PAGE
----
16.3.2  Quantitative requirements

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For practical use in crop production, plant nutritionists need to know whether a plant’s internal supply of a nutrient is optimal for growth and, if not, how best to make it so. Answers to these two questions characterise a plant’s nutrient requirements.

Unfortunately, discussions about a plant’s quantitative nutrient requirements frequently fail to differentiate between the two quite distinct entities of internal and external requirements. Such confusion can be avoided with appropriate terminology: ‘internal requirement’ is the minimal concentration of a nutrient required within plant tissues and organs to sustain optimal metabolism and growth; ‘external requirement’ is the amount of a nutrient which must be supplied to soil or other culture medium for a plant to meet the internal requirement.

Estimates of internal nutrient requirements of actively metabolising leaves of dicotyledonous plants (Table 16.2) are minimal concentrations for maximal growth. Internal require-ments of roots for Mn and Mg could be expected to be lower than those for leaves, while those of N2-fixing nodules for Co, which is not required by leaves, is around 0.1 mg kg–1.

Internal nutrient requirements of grasses and other monocotyledons appear similar to those of dicotyledons, except for a halving of their Ca and B requirements. With these exceptions and differences in the extent to which plants can use Na to replace K, variation in internal nutrient requirements offers little scope for improving nutrient use efficiency of metabolic processes by selection or genetic mani-pulation. By contrast, wide variation in shoot tissue concentrations of micronutrient ions acquired by different genotypes does occur (Figure 16.4) and most notably for Mn (Figure 16.4). Such gene-based differences in acquisition of soil nutrients does constitute a ready source of variation in uptake efficiency that can be put to good effect in breeding cultivars better adapted to deficient soils (see also the frontispiece to Chapter 16).


Figure 16.4 Trace elements represent only a few parts per million of plant shoot tissue dry mass, but nevertheless vary between species, and according to varieties within species. These concentrations of Cu, Fe, Mn and Zn in tops of 24 annual crop and pasture species grown in filed plots at Gidgegannup, Western Australia, emphasise such variation and highlight an especially wide range of leaf Mn (Based on Loneragan 1976 from data of Gladstones and Loneragan 1970)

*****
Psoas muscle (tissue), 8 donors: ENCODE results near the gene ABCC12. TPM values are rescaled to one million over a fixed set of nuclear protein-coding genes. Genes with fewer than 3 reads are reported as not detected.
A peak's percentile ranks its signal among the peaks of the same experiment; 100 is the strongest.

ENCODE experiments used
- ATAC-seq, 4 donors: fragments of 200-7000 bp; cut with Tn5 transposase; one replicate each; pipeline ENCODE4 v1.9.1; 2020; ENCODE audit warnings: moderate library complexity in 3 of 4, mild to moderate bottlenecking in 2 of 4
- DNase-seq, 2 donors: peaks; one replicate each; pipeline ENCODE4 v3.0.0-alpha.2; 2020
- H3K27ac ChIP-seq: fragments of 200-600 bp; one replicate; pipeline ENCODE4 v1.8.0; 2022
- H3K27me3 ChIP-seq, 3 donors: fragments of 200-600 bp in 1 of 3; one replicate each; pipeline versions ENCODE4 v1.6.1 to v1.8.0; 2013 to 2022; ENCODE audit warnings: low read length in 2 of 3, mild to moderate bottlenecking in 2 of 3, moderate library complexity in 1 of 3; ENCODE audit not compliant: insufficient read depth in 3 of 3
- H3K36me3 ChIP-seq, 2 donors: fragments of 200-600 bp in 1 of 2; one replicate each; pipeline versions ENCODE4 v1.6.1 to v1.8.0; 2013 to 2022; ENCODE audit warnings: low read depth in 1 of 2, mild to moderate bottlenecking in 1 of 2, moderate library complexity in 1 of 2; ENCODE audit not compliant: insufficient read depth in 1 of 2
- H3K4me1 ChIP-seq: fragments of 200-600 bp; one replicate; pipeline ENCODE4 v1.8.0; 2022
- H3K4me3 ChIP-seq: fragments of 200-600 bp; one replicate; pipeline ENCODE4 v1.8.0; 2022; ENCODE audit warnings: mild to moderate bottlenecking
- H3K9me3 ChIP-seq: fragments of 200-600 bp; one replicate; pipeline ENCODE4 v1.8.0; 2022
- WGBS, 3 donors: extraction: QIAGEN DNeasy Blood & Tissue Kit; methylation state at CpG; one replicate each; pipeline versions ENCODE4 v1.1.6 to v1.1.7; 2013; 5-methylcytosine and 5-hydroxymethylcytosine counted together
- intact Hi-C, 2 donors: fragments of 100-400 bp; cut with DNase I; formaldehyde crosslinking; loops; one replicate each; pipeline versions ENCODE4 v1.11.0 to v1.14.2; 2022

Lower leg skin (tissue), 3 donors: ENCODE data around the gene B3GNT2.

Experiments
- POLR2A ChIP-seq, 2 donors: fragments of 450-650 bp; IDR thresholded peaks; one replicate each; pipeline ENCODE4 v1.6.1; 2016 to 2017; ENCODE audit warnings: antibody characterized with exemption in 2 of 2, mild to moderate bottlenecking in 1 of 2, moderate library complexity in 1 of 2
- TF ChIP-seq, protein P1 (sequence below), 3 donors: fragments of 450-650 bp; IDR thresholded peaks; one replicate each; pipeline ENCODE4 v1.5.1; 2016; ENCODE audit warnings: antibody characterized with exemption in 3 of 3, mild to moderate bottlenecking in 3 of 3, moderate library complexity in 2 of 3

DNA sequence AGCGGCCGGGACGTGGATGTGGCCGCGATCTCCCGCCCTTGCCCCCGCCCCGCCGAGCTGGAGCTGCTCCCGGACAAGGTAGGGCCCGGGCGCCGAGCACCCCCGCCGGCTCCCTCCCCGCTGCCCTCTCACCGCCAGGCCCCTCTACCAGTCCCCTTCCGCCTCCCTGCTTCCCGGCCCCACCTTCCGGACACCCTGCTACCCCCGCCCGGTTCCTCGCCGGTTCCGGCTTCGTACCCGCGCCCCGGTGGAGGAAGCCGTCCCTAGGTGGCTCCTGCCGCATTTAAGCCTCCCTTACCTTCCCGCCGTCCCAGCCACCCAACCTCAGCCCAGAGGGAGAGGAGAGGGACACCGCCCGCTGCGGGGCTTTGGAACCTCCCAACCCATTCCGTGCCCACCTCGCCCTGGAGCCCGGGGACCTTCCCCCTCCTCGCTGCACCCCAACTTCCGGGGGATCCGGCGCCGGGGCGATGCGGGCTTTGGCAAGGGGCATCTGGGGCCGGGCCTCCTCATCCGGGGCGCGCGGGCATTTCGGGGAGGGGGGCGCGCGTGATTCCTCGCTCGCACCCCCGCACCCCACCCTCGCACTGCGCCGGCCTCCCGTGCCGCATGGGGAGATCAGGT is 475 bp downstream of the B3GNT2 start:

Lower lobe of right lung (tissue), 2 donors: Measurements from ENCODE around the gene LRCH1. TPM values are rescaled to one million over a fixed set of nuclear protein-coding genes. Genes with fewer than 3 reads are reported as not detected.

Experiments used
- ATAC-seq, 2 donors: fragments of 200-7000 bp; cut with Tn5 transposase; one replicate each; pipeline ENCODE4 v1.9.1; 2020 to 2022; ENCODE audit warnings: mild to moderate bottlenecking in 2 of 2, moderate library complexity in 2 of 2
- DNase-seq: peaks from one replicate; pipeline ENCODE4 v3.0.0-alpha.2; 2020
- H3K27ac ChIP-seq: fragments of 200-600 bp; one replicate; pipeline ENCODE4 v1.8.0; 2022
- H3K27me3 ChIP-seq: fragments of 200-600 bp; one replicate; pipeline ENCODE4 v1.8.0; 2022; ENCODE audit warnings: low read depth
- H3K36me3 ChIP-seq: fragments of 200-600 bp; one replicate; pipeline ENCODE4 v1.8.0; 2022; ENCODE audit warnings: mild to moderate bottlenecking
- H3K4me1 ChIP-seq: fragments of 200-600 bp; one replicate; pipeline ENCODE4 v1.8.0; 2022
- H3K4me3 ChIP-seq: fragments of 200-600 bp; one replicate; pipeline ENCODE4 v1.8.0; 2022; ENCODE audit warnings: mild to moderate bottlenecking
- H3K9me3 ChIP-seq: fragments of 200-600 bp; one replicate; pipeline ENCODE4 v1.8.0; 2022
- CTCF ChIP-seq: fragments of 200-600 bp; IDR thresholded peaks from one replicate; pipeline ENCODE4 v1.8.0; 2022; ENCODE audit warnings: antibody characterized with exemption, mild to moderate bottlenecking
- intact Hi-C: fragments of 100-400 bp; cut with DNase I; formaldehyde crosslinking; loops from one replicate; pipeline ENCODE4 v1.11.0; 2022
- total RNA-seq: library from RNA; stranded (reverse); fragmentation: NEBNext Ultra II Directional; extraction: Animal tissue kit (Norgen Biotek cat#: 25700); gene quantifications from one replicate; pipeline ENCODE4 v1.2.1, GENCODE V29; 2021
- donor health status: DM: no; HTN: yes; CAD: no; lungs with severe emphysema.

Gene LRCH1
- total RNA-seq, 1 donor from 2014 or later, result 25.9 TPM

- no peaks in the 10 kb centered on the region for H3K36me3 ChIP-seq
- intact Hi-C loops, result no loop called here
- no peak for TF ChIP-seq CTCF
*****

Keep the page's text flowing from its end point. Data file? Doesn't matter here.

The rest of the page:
External requirements of seedlings may be modified by seed nutrient content, and in some cases seeds may contain sufficient Mo and Co for the life cycle of annual plants.

Soil nutrient resources will vary in their availability to plants due to physico-chemical conditions in root zones, as well as fluctuations in root activity. Such intermittency in supply is buffered within plants by redistribution of internal nutrient resources as excess amounts in older tissues are retranslocated to growing regions. Significantly, not all nutrients can be recycled in this way, and in many plants Ca, B and sometimes Fe and Mn must be supplied continuously. Very little Ca or B moves from leaves to growing regions. Indeed, roots cannot grow into environments lacking Ca or B, even when other parts of the same root system have ample supplies of these nutrients. Internal remobilisation of Fe and Mn embedded within plant tissues is similarly restricted.

This failure of Ca, B, Fe and Mn to move from leaves to growing regions has been attributed to their low phloem mobility. While this is probably true for Ca, restricted movement of B, Fe and Mn is better attributed more broadly to their immobility after deposition in leaves. Immobile nutrients such as Ca contrast sharply with highly mobile nutrients such as N, P and K. Several other nutrients including S, Cu and Zn display variable mobility from leaves, being immobile from actively metabolising leaves but moving out of senescing leaves (Table 16.2). B physiology remains an enigma with some species showing B mobility in association with sorbitol translocation. Those species translocating sucrose typically show low B mobility.